So, too, it turned out, did the blowback all three women faced in the aftermath of Natalie’s Bush comment. While their record and ticket sales took a not-insignificant hit from the backlash, the Dixie Chicks finished their “Top of the World” tour with a fearsome sense of determined purpose that comes across loud and clear on 2003’s double-disc Top of the World Tour: Live (the one release from their Sony catalog not included in the recent batch of vinyl reissues.) The setlist still featured plenty of (loyal) crowd-pleasing hits from the first two albums, but rather than pretend like nothing had happened — no boycotts, blacklisting, admonishments to “shut up and sing” or outright death threats — the Chicks took defiant ownership of their overnight transformation into Conservative America’s new whipping posts and Freedom of Speech poster women. “This next song, when we put it on the album [Home], we didn’t really know what it was about — then we soon figured out exactly what it was about,” Natalie says on the live album by way of introducing Patty Griffin’s enigmatic “Truth No. 2,” which opens with the prophetic words, “You don’t like the sound of the truth / coming from my mouth.”

It would still take them a while longer to fully process the whole ordeal and put it into their own words, though — three pivotal years brilliantly documented in Barbara Kopple and Cecilia Peck’s acclaimed film, Shut Up and Sing. “The rest of our career just better not be over-analyzed like this because of this one episode,” a frustrated Maines grouses to her bandmates and manager in one scene while the whole team is still grappling with the magnitude of the fallout. But the fearless, nothing-left-to-lose record they returned with three years later could have only ever been made in that blast furnace.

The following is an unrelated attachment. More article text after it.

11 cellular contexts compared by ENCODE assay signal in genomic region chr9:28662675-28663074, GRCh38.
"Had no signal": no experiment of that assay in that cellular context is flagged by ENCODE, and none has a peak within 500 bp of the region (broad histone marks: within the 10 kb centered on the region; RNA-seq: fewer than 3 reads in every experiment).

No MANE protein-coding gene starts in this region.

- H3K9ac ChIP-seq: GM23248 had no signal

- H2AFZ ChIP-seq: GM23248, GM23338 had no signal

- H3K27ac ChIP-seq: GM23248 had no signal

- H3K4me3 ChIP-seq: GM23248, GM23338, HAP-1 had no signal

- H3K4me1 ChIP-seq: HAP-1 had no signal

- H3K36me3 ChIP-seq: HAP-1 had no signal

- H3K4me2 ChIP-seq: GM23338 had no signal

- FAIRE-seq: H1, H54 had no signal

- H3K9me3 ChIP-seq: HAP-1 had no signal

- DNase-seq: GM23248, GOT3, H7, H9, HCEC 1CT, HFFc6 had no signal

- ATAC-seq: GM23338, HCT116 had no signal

TTLW SmallIn contrast to Home, Taking the Long Way is not a perfect record — or even a perfect Dixie Chicks record, a la Fly. The dramatic shift towards a more rock-centric production wasn’t all that surprising, given that the Chicks had already started drifting away from mainstream country — albeit in a decidedly different direction — on Home. But the transition here isn’t as smooth. Natalie, a force of nature unchained, takes to it all like a duck to water; but Martie and Emily, who grew up not only raised on bluegrass and country music but loving it in a way their singer apparently never really did, are a bit more outside of their comfort zone. At one point in Shut Up and Sing, Martie wonders aloud as to where and how they’re supposed to fit in and contribute in a way that makes musical sense — and she doesn’t look too reassured when producer Rick Rubin says something about how they’ll just put everything through whatever the “Dixie Chicks filter” is later. In the end, their playing is still very much in the mix, but not nearly as prominent as it was on the first three albums — and the busy arrangements and clashing styles inevitably result in a few awkward pileups. “Lubbock or Leave It,” for one, sounds like a banjo being tossed in a dumpster and hitting a heaping pile of electric guitars, a Red Hot Chili Pepper’s drum kit and probably a kitchen sink.